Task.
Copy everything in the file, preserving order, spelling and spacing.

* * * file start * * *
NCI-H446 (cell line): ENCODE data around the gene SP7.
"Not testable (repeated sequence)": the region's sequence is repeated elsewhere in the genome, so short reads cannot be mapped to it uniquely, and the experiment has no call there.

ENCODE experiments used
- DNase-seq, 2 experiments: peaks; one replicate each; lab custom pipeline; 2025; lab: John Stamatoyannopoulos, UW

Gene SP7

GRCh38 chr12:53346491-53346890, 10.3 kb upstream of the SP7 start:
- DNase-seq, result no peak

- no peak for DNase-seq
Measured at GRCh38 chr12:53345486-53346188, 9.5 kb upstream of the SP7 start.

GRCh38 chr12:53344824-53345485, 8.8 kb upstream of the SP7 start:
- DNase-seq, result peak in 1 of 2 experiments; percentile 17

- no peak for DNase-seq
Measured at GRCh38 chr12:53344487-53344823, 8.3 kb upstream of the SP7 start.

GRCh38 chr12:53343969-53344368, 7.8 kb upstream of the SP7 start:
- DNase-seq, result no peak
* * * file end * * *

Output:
NCI-H446 (cell line): ENCODE data around the gene SP7.
"Not testable (repeated sequence)": the region's sequence is repeated elsewhere in the genome, so short reads cannot be mapped to it uniquely, and the experiment has no call there.

ENCODE experiments used
- DNase-seq, 2 experiments: peaks; one replicate each; lab custom pipeline; 2025; lab: John Stamatoyannopoulos, UW

Gene SP7

GRCh38 chr12:53346491-53346890, 10.3 kb upstream of the SP7 start:
- DNase-seq, result no peak

- no peak for DNase-seq
Measured at GRCh38 chr12:53345486-53346188, 9.5 kb upstream of the SP7 start.

GRCh38 chr12:53344824-53345485, 8.8 kb upstream of the SP7 start:
- DNase-seq, result peak in 1 of 2 experiments; percentile 17

- no peak for DNase-seq
Measured at GRCh38 chr12:53344487-53344823, 8.3 kb upstream of the SP7 start.

GRCh38 chr12:53343969-53344368, 7.8 kb upstream of the SP7 start:
- DNase-seq, result no peak